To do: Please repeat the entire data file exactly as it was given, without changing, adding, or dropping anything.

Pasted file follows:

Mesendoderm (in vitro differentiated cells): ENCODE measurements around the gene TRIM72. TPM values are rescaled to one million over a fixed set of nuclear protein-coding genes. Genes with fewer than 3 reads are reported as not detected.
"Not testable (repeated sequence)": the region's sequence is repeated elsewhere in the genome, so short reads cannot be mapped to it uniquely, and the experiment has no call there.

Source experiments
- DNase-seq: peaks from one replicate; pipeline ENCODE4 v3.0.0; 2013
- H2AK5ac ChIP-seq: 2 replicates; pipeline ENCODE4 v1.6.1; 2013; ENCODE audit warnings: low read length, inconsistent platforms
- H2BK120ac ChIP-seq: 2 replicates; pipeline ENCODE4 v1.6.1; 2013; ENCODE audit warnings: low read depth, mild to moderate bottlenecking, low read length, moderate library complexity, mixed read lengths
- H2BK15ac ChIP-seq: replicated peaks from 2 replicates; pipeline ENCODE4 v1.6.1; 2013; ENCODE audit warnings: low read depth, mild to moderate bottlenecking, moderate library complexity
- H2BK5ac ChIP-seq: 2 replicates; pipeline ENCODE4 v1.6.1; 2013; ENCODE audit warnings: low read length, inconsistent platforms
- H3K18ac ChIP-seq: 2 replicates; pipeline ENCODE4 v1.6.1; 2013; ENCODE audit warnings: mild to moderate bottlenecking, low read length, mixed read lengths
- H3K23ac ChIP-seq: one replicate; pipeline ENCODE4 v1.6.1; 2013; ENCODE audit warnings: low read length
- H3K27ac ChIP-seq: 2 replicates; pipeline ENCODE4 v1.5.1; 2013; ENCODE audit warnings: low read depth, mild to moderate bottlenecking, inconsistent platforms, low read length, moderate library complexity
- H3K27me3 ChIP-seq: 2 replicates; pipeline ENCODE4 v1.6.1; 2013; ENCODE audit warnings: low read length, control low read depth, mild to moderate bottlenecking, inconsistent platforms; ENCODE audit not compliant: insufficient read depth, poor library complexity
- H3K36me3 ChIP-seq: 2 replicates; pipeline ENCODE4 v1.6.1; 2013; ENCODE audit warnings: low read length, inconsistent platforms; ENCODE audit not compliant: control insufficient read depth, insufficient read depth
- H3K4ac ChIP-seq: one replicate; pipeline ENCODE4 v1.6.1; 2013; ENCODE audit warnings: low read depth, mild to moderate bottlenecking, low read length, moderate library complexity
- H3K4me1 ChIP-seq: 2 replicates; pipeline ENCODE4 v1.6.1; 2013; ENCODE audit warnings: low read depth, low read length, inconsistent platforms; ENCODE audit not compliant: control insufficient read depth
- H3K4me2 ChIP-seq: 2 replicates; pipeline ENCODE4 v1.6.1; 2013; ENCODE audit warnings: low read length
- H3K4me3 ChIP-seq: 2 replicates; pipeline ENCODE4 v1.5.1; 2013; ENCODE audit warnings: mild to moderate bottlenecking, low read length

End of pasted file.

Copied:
Mesendoderm (in vitro differentiated cells): ENCODE measurements around the gene TRIM72. TPM values are rescaled to one million over a fixed set of nuclear protein-coding genes. Genes with fewer than 3 reads are reported as not detected.
"Not testable (repeated sequence)": the region's sequence is repeated elsewhere in the genome, so short reads cannot be mapped to it uniquely, and the experiment has no call there.

Source experiments
- DNase-seq: peaks from one replicate; pipeline ENCODE4 v3.0.0; 2013
- H2AK5ac ChIP-seq: 2 replicates; pipeline ENCODE4 v1.6.1; 2013; ENCODE audit warnings: low read length, inconsistent platforms
- H2BK120ac ChIP-seq: 2 replicates; pipeline ENCODE4 v1.6.1; 2013; ENCODE audit warnings: low read depth, mild to moderate bottlenecking, low read length, moderate library complexity, mixed read lengths
- H2BK15ac ChIP-seq: replicated peaks from 2 replicates; pipeline ENCODE4 v1.6.1; 2013; ENCODE audit warnings: low read depth, mild to moderate bottlenecking, moderate library complexity
- H2BK5ac ChIP-seq: 2 replicates; pipeline ENCODE4 v1.6.1; 2013; ENCODE audit warnings: low read length, inconsistent platforms
- H3K18ac ChIP-seq: 2 replicates; pipeline ENCODE4 v1.6.1; 2013; ENCODE audit warnings: mild to moderate bottlenecking, low read length, mixed read lengths
- H3K23ac ChIP-seq: one replicate; pipeline ENCODE4 v1.6.1; 2013; ENCODE audit warnings: low read length
- H3K27ac ChIP-seq: 2 replicates; pipeline ENCODE4 v1.5.1; 2013; ENCODE audit warnings: low read depth, mild to moderate bottlenecking, inconsistent platforms, low read length, moderate library complexity
- H3K27me3 ChIP-seq: 2 replicates; pipeline ENCODE4 v1.6.1; 2013; ENCODE audit warnings: low read length, control low read depth, mild to moderate bottlenecking, inconsistent platforms; ENCODE audit not compliant: insufficient read depth, poor library complexity
- H3K36me3 ChIP-seq: 2 replicates; pipeline ENCODE4 v1.6.1; 2013; ENCODE audit warnings: low read length, inconsistent platforms; ENCODE audit not compliant: control insufficient read depth, insufficient read depth
- H3K4ac ChIP-seq: one replicate; pipeline ENCODE4 v1.6.1; 2013; ENCODE audit warnings: low read depth, mild to moderate bottlenecking, low read length, moderate library complexity
- H3K4me1 ChIP-seq: 2 replicates; pipeline ENCODE4 v1.6.1; 2013; ENCODE audit warnings: low read depth, low read length, inconsistent platforms; ENCODE audit not compliant: control insufficient read depth
- H3K4me2 ChIP-seq: 2 replicates; pipeline ENCODE4 v1.6.1; 2013; ENCODE audit warnings: low read length
- H3K4me3 ChIP-seq: 2 replicates; pipeline ENCODE4 v1.5.1; 2013; ENCODE audit warnings: mild to moderate bottlenecking, low read length